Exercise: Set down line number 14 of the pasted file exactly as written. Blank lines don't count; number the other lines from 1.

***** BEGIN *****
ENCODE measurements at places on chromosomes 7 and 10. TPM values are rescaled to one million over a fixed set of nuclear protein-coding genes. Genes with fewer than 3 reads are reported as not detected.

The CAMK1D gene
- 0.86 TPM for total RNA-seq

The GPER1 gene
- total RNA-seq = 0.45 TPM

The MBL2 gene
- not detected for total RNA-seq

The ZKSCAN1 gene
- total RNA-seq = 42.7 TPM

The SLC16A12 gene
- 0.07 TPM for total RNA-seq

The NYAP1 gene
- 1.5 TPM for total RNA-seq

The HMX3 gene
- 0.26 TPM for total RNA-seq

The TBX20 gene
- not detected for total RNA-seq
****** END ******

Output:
The HMX3 gene